With the release of the movie Lawless about the great “Franklin County Moonshine Conspiracy,” I thought this one would be a good one to start with. It might amaze the reader the amount of material one can find in old newspapers. I am reminded of my old college professor Dr. Robertson preaching to us about using newspapers, always with a grain of salt, as they were the first recorders of history.
So here is the first of several blogs about Patrick County Virginia in the New York Times and we will see how far this goes…

Monday, September 10, 2012

Love of Country

“Greater love hath no man than this, that a man lay down his life for his friends.” John 15:13

As we come upon the anniversary of September 11, 2001, I often think of Alan Jackson’s song "Where Were You When the World Stopped Turning?” I was in the Library of Virginia that day in Richmond researching the myriad of books I have published since that tragic day. I was getting a book at the circulation desk when I heard two of the women there discussing one of the buildings falling and I inquired of them what was going on. I quickly made my way to a computer terminal and found out in horror what was going on. That afternoon I left Richmond, where I spent most of my time then after a divorce, doing some consulting work, and dating a female Civil War reenactor. As I drove down 360 to 58, I listened to the coverage on the radio as I drove the nearly five hours back home.

            I sat down with my parents and watched the coverage the rest of the night into early the next day. As we approach that anniversary again, I think now of the men and women who fought the “War on Terror” and in some cases making the ultimate sacrifice for love of their country. In Patrick County, we have had many fight and lost two, Jonathan Bowling and Leevi Barnard. I have written many blogs about these two young men and a third Joshua B. Kerns, who lost both his legs and an arm. I never knew the two who died, but I knew members of their families. When J. B. Kerns was wounded, I made a point of visiting him at Walter Reed Medical Center in Washington, D. C. When I see people complain or make “drama” on Facebook, I think of that day and shaking hands with that young Marine from Ararat, who looked me dead in the eye. I realized that most of us have nothing on the size of challenges that he has on a daily basis.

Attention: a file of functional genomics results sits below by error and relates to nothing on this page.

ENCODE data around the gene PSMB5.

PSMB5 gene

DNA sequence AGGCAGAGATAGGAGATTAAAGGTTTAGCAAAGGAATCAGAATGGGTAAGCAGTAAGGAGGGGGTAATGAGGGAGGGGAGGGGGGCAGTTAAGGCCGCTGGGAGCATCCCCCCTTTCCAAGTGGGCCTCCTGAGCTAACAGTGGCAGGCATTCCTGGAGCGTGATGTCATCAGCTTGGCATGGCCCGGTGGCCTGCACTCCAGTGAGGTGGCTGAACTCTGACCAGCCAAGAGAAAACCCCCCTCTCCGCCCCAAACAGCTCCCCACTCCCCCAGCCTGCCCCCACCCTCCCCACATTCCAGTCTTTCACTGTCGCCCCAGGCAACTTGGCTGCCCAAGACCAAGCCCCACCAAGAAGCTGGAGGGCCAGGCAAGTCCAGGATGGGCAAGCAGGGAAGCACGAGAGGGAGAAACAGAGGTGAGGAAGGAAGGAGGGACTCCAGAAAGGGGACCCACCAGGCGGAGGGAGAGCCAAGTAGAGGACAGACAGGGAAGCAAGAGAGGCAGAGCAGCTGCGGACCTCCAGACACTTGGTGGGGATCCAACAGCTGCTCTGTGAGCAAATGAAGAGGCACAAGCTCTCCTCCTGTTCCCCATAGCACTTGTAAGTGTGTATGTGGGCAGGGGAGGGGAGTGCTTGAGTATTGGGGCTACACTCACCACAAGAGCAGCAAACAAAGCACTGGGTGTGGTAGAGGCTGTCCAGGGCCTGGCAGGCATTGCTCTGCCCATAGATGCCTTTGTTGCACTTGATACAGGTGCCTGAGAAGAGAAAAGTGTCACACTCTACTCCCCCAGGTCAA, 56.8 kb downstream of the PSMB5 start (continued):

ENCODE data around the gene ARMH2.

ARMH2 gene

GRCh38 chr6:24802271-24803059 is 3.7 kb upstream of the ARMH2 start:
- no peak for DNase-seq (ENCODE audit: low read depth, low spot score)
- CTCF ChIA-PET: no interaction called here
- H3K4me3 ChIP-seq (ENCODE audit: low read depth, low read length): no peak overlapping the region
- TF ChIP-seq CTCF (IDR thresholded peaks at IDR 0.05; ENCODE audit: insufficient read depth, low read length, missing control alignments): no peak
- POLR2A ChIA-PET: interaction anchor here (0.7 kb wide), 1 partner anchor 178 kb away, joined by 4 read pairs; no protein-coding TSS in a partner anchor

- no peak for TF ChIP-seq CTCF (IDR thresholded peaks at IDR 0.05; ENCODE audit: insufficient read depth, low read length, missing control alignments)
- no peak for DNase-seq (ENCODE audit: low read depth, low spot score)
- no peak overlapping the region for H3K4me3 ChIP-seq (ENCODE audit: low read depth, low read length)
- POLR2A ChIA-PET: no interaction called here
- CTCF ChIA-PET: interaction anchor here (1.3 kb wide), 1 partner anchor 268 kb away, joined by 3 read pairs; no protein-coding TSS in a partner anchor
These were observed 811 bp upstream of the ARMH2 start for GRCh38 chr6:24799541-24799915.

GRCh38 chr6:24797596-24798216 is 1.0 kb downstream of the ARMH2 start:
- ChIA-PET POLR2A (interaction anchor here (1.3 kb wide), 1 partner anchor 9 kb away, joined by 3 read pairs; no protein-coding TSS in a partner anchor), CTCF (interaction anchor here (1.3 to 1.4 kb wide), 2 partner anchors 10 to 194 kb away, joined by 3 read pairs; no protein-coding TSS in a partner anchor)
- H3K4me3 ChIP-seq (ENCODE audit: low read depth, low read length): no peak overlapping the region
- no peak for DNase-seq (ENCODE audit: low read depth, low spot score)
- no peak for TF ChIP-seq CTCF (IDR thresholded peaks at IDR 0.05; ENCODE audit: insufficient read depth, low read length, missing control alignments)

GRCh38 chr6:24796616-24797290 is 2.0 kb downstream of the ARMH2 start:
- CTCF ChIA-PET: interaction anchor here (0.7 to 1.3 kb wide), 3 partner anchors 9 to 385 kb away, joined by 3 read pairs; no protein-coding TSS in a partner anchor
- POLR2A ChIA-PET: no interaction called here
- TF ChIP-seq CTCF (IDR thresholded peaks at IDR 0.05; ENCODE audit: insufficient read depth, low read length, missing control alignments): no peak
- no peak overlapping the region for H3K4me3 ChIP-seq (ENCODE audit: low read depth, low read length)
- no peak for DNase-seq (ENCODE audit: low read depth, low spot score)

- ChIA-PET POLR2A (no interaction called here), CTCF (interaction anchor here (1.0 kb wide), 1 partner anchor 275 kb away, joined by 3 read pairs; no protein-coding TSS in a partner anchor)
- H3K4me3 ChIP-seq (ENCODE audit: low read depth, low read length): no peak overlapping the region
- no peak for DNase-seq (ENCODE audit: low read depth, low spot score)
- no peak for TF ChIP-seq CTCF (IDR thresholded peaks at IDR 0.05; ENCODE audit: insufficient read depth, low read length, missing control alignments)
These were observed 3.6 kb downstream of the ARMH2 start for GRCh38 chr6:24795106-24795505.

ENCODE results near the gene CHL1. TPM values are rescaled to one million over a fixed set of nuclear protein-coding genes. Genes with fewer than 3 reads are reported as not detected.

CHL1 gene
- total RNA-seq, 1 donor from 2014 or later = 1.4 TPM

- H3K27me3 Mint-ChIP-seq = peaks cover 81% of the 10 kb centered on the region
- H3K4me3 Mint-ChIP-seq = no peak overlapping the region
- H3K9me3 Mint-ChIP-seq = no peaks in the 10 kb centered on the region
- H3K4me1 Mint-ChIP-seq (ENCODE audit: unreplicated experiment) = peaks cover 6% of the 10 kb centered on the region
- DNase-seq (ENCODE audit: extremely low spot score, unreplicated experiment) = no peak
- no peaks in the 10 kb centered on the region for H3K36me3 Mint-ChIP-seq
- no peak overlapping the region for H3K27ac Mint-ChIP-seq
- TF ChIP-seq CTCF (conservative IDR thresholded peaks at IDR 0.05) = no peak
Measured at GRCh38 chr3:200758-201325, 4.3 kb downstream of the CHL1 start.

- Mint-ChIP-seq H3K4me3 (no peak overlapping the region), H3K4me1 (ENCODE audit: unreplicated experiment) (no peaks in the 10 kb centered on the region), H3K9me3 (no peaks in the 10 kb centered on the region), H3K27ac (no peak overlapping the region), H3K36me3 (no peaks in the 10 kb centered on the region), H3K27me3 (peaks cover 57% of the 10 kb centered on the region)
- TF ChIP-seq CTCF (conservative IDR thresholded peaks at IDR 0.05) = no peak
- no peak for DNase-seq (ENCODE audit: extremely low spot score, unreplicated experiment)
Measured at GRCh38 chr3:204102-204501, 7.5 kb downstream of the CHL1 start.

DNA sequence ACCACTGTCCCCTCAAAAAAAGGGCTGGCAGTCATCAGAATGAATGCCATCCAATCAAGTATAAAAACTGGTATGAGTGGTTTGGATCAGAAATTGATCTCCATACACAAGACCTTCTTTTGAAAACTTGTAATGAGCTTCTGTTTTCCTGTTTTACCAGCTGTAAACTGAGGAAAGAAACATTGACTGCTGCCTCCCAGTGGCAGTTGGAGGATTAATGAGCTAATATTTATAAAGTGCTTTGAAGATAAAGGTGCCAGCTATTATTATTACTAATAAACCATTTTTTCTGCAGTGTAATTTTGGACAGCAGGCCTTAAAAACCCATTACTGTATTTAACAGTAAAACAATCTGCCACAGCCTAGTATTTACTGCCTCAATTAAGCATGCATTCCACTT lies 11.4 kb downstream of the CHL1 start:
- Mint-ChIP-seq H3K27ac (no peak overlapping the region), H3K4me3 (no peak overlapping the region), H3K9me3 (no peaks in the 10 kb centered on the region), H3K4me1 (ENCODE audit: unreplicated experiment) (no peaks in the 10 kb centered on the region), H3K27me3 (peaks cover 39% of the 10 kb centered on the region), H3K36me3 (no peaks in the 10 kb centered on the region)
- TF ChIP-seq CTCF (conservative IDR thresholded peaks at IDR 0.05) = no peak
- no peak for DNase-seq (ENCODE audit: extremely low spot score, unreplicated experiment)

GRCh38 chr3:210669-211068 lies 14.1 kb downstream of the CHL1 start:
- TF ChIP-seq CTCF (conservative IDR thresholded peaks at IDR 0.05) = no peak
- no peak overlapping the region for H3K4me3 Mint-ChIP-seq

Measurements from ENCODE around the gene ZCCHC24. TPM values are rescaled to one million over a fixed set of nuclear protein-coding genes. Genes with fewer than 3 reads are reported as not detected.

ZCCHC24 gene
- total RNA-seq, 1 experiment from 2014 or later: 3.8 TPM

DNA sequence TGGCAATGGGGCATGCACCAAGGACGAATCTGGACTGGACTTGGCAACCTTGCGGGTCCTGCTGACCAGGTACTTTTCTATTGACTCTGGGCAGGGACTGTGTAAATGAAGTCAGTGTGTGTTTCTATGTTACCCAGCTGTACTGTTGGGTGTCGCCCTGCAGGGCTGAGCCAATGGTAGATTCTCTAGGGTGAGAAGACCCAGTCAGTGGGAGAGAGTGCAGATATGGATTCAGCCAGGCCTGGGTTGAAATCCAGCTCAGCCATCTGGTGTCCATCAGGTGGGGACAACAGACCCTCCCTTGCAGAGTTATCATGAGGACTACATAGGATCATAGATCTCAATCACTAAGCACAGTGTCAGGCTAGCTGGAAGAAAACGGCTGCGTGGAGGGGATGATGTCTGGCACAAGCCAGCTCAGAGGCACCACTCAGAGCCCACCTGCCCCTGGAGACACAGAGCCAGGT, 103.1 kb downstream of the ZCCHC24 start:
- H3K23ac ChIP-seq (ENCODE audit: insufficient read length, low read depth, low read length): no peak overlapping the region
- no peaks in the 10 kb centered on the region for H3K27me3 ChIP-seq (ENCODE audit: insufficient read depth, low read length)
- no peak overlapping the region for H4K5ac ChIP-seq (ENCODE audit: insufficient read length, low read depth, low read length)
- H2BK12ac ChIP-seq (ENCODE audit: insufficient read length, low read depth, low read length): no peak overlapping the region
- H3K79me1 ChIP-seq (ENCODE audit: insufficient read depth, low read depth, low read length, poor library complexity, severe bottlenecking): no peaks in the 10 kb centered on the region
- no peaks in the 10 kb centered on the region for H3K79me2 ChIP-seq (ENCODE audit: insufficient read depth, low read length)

“One man come in the name of love
One man come and go
One come he to justify
One man to overthrow

In the name of love
What more in the name of love
In the name of love
What more in the name of love”
 – Pride (In The Name Of Love) Bono of U2

            Patrick County’s service in the wars in Afghanistan and Iraq and the sacrifice made is noted. What I hope that the rest of us realize is what these young men did for our country and we take PRIDE that such men lived and still live among us.

Every generation has the opportunity to rise up to meet the crisis of their time. The men and women who fought and died in the Middle East are just as dead as the men from Bedford County who died on D-Day June 6, 1944, or the soldier of the 50th Virginia Infantry from Patrick County, who followed “Stonewall” Jackson at Chancellorsville in May 1863 or William Letcher, J. E. B. Stuart’s great-grandfather, who died at the hands of a pro-British Tory in what was then Henry County and now Patrick in August 1780 during the American Revolution. We should take PRIDE in all those who are willing to fight and die for us, their country.

“But I know Jesus and I talk to God
And I remember this from when I was young
Faith, hope and love are some good things He gave us
And the greatest is love”
–Alan Jackson’s "Where Were You When the World Stopped Turning?"

            While fanatics brought down the World Trade Center Towers and attacked The Pentagon, cleared eyed men brought them down such as the three young men mentioned above. I do not know their religious views, but if they were Christians, I hope the two of them who passed are now embraced by God’s Love and as Jackson sang that is the greatest love.